Thanks Anna…. Love the tip about reading out loud and looking at with “Fresh Eyes”.  I’ll be sure to share this post for you too 🙂

    • Reply Anna Butler September 05, 2011at 1:17 am

      Thanks for your feedback Chris 🙂 

      I also use the ‘reading out loud’ tip to practise my speaking skills: breathing, pacing, enunciation, etc., and it really does highlight any ‘clumsy’ areas.

  • Reply Adrian Brien Auto September 07, 2011at 2:23 am

    Great post. Some common mistakes that I look out for include.

    Your headline should sell your copy, if you’re headline doesn’t sell your copy then your copy won’t get read. Some proven formulas for headlines include “How To…”, a numbered list e.g. “6 Ways To…”, use of “Discover” promising that the reader will learn something and “Quick Tips” promising that it is quick and easy.

    “I’s” vs “You’s” – read your work and count the number of times you talk about yourself vs the number of times you talk about your customers. You want the “You’s” to be more abundant than the “I’s”, that is how you know that you have written something that is of benefit to your customers as opposed to something that is self gratifying and only of benefit to yourself.

    Repetition – I often find people repeatedly using the same words or group of words a lot, e.g. instead of using the word “good” over and over again you can use “great”, “fantastic”, “excellent” etc. Adding some variety will help keep your copy more interesting.

    Cheers

    Loc

    • Reply Anna Butler September 07, 2011at 2:32 am

      Some fantastic advice Loc and certainly very useful for blogs and sales-driven copy (in whatever form it may take). Thanks for sharing 🙂

  • Reply Complete IP September 08, 2011at 2:19 am

    Good tips Anna. I especially agree with the need to proof read emails. I know someone that once ended a work related email with “do hesitate to contact us with any questions” and hit send before realising the mistake (and no, it wasn’t me) – clearly not the message we had wanted to give the client 🙂

    My other ‘tip’ to improve written communication would be to read, read and then read some more. Being familiar with a variety of writing styles can help influence your own I think.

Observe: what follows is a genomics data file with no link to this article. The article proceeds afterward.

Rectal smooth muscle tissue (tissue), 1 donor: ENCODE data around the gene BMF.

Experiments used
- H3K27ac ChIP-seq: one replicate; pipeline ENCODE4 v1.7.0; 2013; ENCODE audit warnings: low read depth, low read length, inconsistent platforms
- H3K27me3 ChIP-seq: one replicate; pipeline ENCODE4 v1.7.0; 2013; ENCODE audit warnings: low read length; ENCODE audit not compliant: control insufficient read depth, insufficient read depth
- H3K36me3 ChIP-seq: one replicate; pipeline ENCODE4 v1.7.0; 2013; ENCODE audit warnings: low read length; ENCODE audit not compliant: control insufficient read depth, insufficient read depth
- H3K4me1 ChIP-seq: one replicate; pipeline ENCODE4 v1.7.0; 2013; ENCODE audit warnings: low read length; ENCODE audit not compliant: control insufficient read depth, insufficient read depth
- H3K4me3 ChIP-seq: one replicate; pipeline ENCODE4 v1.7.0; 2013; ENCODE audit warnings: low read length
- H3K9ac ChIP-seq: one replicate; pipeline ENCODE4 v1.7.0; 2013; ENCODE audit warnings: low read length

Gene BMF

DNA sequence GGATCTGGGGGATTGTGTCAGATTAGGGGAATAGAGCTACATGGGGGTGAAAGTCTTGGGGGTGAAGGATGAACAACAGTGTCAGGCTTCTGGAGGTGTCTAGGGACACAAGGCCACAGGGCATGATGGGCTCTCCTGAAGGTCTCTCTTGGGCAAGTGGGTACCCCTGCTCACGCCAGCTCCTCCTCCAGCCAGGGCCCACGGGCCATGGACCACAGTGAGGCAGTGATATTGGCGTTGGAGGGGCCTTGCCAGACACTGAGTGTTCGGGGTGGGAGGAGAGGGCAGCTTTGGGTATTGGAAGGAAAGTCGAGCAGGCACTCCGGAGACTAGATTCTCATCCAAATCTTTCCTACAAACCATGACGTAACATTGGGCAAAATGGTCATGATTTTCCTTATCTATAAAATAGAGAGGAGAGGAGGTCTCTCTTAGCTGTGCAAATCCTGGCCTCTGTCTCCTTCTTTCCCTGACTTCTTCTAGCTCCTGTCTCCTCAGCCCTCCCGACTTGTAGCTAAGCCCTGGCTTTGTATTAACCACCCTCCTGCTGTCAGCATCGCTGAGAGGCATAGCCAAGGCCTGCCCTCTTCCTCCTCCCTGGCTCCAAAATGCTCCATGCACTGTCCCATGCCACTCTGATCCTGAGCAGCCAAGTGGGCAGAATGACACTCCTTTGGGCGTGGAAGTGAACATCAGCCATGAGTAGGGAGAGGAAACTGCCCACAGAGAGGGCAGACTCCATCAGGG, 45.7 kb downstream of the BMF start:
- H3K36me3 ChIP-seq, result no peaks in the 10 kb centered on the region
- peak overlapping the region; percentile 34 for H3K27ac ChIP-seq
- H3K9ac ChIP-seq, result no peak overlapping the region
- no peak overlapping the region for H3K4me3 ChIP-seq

• Reply Anna Butler September 08, 2011at 2:39 am

      I wonder if the recipient of the email noticed the gaffe. Hopefully not. 

      Meanwhile, your tip to read, read and read some more is another good one. It’s not only a great way to expose yourself to a variety of styles, but also to get a feel for how the text should flow and what feels “right”. 

      Thanks for your comments 🙂

    • Reply Belinda Weaver September 08, 2011at 2:43 am

      Oh I do that all the time – missing out the negative or even adding it in and completely changing the sentiment! It’s something I’m especially aware of now and use the read aloud technique to pick it up in quick emails.

      • Reply Anna Butler September 08, 2011at 2:47 am

        Sometimes those “quick” edits can get you into all kinds of mischief!

  • Reply Robin June 25, 2014at 10:24 am

    Great article. A significant problem with email used in business is the layout and formatting. People seem to forget the rules of paragraphing and layout when writing email messages. Some people write dozens of sentences all joined together … a very poor practice.

    Most emails should also have an opening sentence that explains what the message is about (that supports the subject heading). They should have a body that expands on the topic and perhaps an action ending. An action ending, as the name suggests, tells readers what is going to happen next as a result of the email.

    Proper layout, formatting and applying principles of business communication will promote image, help understanding, and generally provide a better experience for readers.

    • Reply Anna Butler June 25, 2014at 11:12 am

      Thanks for your comment, Robin, and I couldn’t agree more!

      I often add extra paragraph breaks – even if they’re not technically required – simply to break up the text to make it easier to read. Bullets are also great for emails covering a number of items.

      I’ve also heard people suggest “bolding” the important parts of emails to ensure the recipient knows exactly what needs to be actioned.